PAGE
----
Grace Millane’s killer Jesse Kempson raped, attacked other women

The man who murdered British backpacker Grace Millane in New Zealand can now be named as Jesse Shane Kempson after a court order suppressing his identity finally lapsed.

It can now also be revealed that since being jailed for Millane’s murder, he has been convicted of two other crimes: raping a woman in a motel room just months before he met Millane; and seriously assaulting and sexually violating a former girlfriend in 20xx.

Kempson, now 28, was allowed to keep his name secret through all three court proceedings as his defence counsel argued naming him would prevent him getting a fair trial.

Jesse Shane Kempson appears in the dock on February 21, 2020 in Auckland, New Zealand, when he was sentenced to 17 years in prison for the murder of Grace Millane. Credit:Getty

While Kempson's identity has previously been revealed by British media, his name was released on Tuesday after a last-minute bid to keep it suppressed was rejected by the Supreme Court.

On Tuesday, the Millane family said in a statement to the BBC, which also named the murderer: "As a family we do not think about him or speak his name”.

The family said the suppression of Kempson's name had allowed people to remember Millane – “a young, vibrant girl who set out to see the world, instead of the man who took her life. To use his name shows we care and gives him the notoriety he seeks. We instead choose to speak Grace's name".

Grace Millane’s family say they never speak of her murderer but instead of their “young, vibrant girl”.

Kempson was convicted in 2019 of murdering Millane, 21, in Auckland in December 2018. He was jailed for life, with a minimum non-parole period of 17 years.

In the Court of Appeal’s judgment issued on Friday, Justice Stephen Kos said Justice Moore was correct in finding Millane was particularly vulnerable at the time of her death.

Justice Kos also said Kempson's behaviour after the murder afterwards showed the murder was committed with a high degree of callousness.

“We conclude that this behaviour is indicative of a degree of wholly self-regarding wickedness throughout the incident and its aftermath … ”

In February this year, when Kempson was first sentenced, the judge accepted the prosecution's evidence that he had taken intimate photographs of Millane after she died, searched for porn while her body was still in the room and also looked up the Waitakere Ranges, where her body would be found stuffed into a suitcase in a shallow grave. Kempson was arrested soon afterwards.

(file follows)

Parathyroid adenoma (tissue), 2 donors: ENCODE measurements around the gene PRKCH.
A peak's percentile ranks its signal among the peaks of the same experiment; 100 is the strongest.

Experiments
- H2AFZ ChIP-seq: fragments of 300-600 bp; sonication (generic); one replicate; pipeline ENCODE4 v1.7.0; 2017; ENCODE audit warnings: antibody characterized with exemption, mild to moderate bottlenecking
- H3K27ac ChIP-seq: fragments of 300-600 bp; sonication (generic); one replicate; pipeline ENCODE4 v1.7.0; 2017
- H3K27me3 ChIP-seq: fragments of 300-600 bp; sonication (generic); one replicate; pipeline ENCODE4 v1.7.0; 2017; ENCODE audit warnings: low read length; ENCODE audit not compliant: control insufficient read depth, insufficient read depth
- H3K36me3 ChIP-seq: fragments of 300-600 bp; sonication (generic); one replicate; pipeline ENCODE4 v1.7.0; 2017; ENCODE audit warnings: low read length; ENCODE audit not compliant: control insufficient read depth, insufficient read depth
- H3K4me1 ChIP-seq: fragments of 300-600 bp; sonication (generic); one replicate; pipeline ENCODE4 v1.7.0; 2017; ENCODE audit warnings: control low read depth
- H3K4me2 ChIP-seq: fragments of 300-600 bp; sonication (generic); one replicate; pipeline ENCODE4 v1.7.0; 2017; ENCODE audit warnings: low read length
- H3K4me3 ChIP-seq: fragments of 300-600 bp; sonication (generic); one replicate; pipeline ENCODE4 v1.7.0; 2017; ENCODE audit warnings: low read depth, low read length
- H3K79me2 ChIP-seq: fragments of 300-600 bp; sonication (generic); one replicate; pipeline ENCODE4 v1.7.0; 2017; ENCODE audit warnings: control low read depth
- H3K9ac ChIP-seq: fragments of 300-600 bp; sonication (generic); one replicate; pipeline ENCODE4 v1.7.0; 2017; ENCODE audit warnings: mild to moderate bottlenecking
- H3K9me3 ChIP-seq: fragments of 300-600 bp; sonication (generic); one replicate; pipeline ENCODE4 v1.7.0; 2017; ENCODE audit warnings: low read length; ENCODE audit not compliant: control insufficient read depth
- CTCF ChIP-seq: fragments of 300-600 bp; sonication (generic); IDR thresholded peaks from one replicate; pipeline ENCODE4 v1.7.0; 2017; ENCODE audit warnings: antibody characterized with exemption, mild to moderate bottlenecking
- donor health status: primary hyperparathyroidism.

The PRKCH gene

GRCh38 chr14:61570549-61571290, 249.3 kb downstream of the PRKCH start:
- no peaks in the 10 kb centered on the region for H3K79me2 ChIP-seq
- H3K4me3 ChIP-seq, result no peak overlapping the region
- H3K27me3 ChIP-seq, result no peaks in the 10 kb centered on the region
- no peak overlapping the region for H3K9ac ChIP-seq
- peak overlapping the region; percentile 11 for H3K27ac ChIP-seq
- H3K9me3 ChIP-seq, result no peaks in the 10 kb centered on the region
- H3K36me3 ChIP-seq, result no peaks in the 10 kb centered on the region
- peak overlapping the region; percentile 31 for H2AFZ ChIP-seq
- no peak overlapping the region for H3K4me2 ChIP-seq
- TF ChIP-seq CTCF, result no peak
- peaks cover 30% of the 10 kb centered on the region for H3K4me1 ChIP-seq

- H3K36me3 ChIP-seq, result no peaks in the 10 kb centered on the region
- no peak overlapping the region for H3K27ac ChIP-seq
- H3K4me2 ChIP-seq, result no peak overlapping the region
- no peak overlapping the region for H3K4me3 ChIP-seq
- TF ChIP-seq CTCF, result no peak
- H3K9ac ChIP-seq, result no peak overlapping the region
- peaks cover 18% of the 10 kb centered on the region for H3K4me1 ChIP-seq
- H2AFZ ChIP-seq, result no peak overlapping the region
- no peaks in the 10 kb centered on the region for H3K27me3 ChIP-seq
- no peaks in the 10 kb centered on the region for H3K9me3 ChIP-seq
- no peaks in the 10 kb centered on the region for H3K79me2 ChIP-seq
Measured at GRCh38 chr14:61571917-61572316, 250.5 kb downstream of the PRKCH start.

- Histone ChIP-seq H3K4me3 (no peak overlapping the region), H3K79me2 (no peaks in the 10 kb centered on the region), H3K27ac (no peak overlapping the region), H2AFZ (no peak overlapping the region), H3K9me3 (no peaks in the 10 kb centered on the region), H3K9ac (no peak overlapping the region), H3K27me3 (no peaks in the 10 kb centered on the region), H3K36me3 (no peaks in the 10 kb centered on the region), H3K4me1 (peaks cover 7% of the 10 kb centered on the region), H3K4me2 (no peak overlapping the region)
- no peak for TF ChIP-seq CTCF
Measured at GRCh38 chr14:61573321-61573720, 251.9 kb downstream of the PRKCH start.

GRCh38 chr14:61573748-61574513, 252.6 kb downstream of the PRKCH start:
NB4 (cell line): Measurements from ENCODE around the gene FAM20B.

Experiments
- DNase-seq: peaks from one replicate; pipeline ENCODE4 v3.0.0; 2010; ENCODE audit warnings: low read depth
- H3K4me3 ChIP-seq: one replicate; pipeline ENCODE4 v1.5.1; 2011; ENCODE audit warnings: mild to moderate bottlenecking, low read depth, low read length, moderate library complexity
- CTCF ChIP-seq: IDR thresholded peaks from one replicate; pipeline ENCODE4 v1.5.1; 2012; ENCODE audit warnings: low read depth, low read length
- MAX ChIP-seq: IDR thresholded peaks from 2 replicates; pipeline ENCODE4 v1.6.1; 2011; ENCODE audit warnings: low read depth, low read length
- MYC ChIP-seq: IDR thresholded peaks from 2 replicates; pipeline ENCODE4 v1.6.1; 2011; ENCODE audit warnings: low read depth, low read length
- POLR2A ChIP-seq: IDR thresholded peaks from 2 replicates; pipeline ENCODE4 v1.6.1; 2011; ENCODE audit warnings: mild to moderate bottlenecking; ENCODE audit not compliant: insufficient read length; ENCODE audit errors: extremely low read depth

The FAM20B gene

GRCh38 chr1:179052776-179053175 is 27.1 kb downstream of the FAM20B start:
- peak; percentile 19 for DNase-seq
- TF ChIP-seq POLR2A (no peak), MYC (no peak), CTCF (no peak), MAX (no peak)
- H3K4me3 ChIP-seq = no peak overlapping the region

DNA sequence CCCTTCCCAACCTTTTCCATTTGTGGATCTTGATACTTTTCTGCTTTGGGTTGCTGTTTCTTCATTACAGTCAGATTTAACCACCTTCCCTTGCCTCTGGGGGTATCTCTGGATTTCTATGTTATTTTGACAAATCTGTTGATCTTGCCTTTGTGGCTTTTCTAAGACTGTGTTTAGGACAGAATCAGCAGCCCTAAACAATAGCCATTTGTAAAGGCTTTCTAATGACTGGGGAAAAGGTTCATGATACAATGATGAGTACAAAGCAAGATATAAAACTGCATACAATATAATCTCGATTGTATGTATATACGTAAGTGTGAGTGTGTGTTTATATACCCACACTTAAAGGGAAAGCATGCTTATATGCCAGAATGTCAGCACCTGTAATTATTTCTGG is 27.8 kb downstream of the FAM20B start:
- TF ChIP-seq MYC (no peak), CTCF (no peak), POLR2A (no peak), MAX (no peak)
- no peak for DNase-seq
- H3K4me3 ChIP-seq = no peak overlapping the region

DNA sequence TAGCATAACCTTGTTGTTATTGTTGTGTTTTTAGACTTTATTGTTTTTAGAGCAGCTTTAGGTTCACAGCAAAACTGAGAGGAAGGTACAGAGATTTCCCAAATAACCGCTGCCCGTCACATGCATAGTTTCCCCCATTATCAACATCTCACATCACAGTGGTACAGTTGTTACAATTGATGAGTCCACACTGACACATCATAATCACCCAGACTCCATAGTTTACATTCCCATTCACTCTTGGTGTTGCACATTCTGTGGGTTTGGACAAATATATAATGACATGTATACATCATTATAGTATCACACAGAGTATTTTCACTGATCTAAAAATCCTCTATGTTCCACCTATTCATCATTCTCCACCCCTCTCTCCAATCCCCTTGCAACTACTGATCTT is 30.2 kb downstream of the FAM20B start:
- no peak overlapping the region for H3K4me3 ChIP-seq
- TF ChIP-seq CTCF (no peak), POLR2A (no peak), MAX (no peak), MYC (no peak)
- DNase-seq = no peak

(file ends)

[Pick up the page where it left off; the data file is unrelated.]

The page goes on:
Kempson’s abuse of women began long before he met Millane.

Two separate trials heard evidence of a man who met victims through Tinder, lied about his background and could turn violent very quickly.

To one woman, Kempson claimed his family owned a string of Sydney restaurants, that he had a law degree and was the heir to a fortune.

Instead, the court heard that Kempson was brought up in Wellington before moving to Australia with his mother as a teenager but, by 2011, he was back in New Zealand and living at a boarding house in Wellington.

In October this year, he was found guilty of serious violent and sexual charges against a former girlfriend.

During the trial, the woman told police Kempson tried to kill her on January 19, 2017, chasing her around the house with a knife and choking her, before forcing her to perform sex acts on him.

“I accepted my fate and became numb to the abuse and turned a blind eye,” she said.

In December 2018, 20 months after the woman left Kempson and was granted a protection order, she recognised her ex-boyfriend in a a blurred image in media reports of Millane’s disappearance, and contacted police.

“I didn’t want to bring up my past again but I also wanted the truth to be out about how he is and the pattern of behaviour and this whole thing could have been avoided,” the woman said.

Justice Timothy Brewer found Kempson guilty of serious assault and sexual violation and sentenced him to seven years and six months in prison.

In November this year, Kempson was convicted of raping a young British woman in April 2018 – just months before he killed Millane.

During the trial, the woman told the court she'd recently arrived in New Zealand and met Kempson on Tinder.

At a motel where Kempson was living, she says he became enraged when she told him to stop attempting to touch her.

She said: “I’ve never been shouted at like that before by anyone.”

Crown prosecutor Claire Paterson said Kempson used emotional blackmail to get the woman to stay at the motel, before raping her.

The victim said she discovered Kempson was the man charged with killing Millane after her work colleagues found overseas media coverage naming him.

She instantly recognised photos that matched his Tinder account and notified police.

Justice Geoffrey Venning found the victim's evidence credible and convicted Kempson of her rape.

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